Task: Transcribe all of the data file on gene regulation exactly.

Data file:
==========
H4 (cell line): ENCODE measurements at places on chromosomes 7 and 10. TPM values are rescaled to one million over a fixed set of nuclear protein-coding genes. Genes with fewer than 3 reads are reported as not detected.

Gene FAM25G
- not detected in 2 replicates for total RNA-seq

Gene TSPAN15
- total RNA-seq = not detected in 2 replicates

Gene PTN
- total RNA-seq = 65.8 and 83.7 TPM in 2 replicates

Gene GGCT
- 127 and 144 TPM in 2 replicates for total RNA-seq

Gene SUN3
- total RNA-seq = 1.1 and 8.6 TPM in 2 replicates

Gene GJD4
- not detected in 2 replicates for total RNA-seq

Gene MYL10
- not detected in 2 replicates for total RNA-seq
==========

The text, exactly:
H4 (cell line): ENCODE measurements at places on chromosomes 7 and 10. TPM values are rescaled to one million over a fixed set of nuclear protein-coding genes. Genes with fewer than 3 reads are reported as not detected.

Gene FAM25G
- not detected in 2 replicates for total RNA-seq

Gene TSPAN15
- total RNA-seq = not detected in 2 replicates

Gene PTN
- total RNA-seq = 65.8 and 83.7 TPM in 2 replicates

Gene GGCT
- 127 and 144 TPM in 2 replicates for total RNA-seq

Gene SUN3
- total RNA-seq = 1.1 and 8.6 TPM in 2 replicates

Gene GJD4
- not detected in 2 replicates for total RNA-seq

Gene MYL10
- not detected in 2 replicates for total RNA-seq